Most companies are well aware of the importance of backing up their data. Without adequate data storage policies, a business is not only vulnerable to ransomware, but a single hardware failure can lead to data loss.
Unfortunately, having multiple copies of data is not always enough. If they are both stored on the same server, it is possible that a single incident can delete them both.
One way to protect important files is to use the 3-2-1 backup strategy. So what is it and how can it protect your business?
What is the 3-2-1 backup strategy?
The 3-2-1 backup strategy is a specific way to store data. It is designed to prevent data loss in the event of a security breach or natural disaster. The 3-2-1 strategy requires you to keep three copies of your data, two copies on different types of storage, and one copy outside the site.
Doing this makes it much harder for a single event to cause data loss. Here’s how to perform each step.
Keep 3 copies of your data
Having three copies of your data is considered necessary to ensure that data can always be recovered. In practice, this usually means having one primary copy that is easily accessible, and two additional copies to serve as a backup.
Use 2 different storage devices
If all your data is stored on the same type of storage, then all your devices are more likely to fail at the same time. To avoid this, data must be stored on at least two different types of storage. Storage types include hard drives, network storage, tape drives, and cloud storage.
Keep 1 copy off site
If all your data is stored in the same location, a natural disaster can lead to complete data loss, no matter how many copies you have. A single location also makes you much more vulnerable to a security breach. To protect against these scenarios, one copy of your data must be stored separately in a remote location.
Why is the 3-2-1 backup strategy important?
The 3-2-1 strategy protects against a variety of threats that can cause data loss. Among which:
After a successful ransomware attack, data is encrypted and cannot be retrieved without paying a ransom. The 3-2-1 strategy protects against this by ensuring that the business owner has another copy of their data stored elsewhere. It is important to note that this strategy does not protect against a hacker who manages to access both locations at the same time. To avoid this, the 3-2-1-1 strategy was invented (which we’ll come back to).
Important data is often accessed and manipulated. If the access to the data is the only copy, a single user error can lead to data loss. The 3-2-1 strategy protects against this by keeping a backup that no one has access to.
Companies often store all their backups in the same location. This could be because it’s cheaper or just the most convenient. Unfortunately, it also creates a situation where a single flood or fire can cause data loss. The 3-2-1 strategy specifically avoids this scenario by dictating that a single backup should be stored elsewhere.
Who should use the 3-2-1 backup strategy?
The 3-2-1 backup strategy is mainly used by large organizations where data loss can prove to be a costly problem. However, this strategy is useful for anyone who just wants to protect their files.
While an individual is less likely to fall victim to a ransomware attack, they are equally likely to experience a hard drive failure, fire, etc. Many implementations of the 3-2-1 strategy are also very affordable and cost nothing more than the purchase of additional storage space.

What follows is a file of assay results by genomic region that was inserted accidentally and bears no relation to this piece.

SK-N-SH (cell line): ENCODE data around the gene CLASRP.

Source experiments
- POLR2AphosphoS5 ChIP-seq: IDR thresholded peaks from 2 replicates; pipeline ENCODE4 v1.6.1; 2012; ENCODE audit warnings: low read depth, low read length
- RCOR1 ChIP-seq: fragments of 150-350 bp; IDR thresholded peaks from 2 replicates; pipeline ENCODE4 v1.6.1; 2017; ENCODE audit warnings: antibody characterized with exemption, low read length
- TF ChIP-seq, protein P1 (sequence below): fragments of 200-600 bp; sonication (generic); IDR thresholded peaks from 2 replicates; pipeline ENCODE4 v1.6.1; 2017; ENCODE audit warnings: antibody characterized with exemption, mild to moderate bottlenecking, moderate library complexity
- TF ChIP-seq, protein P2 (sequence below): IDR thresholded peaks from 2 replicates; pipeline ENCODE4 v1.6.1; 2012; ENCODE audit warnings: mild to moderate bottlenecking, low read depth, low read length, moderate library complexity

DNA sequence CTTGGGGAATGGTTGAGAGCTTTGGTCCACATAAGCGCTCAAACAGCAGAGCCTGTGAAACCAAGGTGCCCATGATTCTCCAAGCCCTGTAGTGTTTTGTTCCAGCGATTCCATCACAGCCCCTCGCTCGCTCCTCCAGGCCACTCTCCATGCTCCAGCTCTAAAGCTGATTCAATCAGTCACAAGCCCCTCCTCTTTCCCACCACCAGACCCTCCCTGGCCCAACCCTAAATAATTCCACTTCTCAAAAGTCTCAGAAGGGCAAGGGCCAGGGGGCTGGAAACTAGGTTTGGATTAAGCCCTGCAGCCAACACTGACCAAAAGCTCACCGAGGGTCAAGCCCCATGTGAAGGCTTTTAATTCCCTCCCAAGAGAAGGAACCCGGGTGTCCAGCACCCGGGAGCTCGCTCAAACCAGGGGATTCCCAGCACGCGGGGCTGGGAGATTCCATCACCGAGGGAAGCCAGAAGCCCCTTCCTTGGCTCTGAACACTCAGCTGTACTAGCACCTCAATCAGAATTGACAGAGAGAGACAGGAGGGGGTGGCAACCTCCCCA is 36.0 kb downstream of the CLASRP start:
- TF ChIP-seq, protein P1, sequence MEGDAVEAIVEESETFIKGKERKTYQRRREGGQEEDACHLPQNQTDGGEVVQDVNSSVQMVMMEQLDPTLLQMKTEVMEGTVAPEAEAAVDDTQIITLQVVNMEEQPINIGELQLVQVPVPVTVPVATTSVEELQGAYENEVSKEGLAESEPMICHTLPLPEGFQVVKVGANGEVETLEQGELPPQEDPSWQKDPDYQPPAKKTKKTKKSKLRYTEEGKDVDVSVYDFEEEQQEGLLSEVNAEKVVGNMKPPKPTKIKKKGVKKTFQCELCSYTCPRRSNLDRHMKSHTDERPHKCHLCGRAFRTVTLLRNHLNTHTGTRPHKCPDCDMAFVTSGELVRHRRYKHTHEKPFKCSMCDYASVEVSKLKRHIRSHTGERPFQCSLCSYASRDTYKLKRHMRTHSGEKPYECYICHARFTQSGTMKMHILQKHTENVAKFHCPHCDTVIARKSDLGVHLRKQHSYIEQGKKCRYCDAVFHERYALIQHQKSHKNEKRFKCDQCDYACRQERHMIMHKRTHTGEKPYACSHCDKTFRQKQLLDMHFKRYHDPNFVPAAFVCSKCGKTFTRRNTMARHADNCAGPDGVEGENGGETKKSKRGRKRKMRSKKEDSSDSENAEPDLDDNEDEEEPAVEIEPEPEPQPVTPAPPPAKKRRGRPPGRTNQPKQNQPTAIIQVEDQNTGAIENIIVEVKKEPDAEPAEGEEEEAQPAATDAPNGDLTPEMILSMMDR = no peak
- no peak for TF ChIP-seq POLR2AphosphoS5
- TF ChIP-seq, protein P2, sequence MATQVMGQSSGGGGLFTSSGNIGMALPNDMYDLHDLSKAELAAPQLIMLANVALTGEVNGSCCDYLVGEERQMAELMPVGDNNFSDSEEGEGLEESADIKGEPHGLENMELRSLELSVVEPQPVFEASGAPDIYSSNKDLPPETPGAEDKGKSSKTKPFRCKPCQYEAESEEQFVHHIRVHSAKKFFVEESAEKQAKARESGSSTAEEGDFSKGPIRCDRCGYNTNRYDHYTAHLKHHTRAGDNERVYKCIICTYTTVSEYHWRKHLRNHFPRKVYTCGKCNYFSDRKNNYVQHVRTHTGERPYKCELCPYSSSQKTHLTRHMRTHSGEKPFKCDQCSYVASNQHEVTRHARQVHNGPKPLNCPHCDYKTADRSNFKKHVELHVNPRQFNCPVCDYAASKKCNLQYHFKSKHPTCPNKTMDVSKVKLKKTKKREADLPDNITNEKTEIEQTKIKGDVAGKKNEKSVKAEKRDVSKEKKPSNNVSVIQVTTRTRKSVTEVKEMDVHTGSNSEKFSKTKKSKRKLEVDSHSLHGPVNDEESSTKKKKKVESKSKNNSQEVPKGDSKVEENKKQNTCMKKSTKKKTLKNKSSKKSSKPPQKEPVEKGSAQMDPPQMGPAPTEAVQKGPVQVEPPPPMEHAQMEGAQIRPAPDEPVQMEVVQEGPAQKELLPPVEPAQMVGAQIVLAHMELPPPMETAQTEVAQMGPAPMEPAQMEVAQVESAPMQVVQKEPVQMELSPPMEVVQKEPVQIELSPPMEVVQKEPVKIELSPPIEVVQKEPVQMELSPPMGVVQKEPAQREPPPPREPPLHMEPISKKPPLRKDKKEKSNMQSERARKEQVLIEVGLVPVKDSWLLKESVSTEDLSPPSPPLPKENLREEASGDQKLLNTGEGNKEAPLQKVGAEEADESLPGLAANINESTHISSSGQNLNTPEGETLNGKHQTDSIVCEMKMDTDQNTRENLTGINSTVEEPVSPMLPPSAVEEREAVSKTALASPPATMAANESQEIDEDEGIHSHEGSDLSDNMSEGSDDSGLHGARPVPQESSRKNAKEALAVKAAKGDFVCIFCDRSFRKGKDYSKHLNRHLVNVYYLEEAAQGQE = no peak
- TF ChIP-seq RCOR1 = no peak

How to properly implement the 3-2-1 backup strategy?
The 3-2-1 backup strategy is only effective if it is implemented correctly. Here are some tips to protect your data.
- Backups should be made regularly. All three copies should be as identical as possible.
- The additional copies must be kept in secure locations where access is strictly controlled.
- If the stored data is confidential, it must be encrypted.
- The additional copies and storage devices should be tested regularly.
What is the 3-2-1-1 backup strategy?
The 3-2-1 strategy is very effective, but not perfect. That’s why many companies now use an expanded version known as the 3-2-1-1 backup strategy.
The 3-2-1-1 backup strategy includes the original steps and adds a fourth; namely that one copy of your data must be immutable or air gapped.
The goal of the 3-2-1-1 strategy is to add additional protection against ransomware attacks.
Immutable backups are copies of your data that are stored using the Write Once Read Many (WORM) model. Immutable files cannot be changed or deleted. This prevents a hacker from encrypting the files if they somehow access them.
Air-gapped backups are copies of your data that are stored completely offline. This can be achieved using removable storage such as USB drives or on a computer that is never connected to the internet. Since the data is not connected to the internet in any way, even the most sophisticated hackers cannot gain access to systems with holes.
All companies should implement a responsible backup strategy
We all know you need a backup to keep your data safe. Unfortunately, some backup strategies don’t go far enough in protecting against data loss. Backups alone are not enough; you also need to think about how and where they are stored.
The 3-2-1 backup strategy ensures that there are at least three copies, using different storage types and locations. This makes it significantly more difficult for a single incident to damage your data.
To account for the additional threat of ransomware, the 3-2-1-1 strategy also ensures that at least one copy is inaccessible to hackers. Due to the prevalence of ransomware, this strategy should be preferred by any business.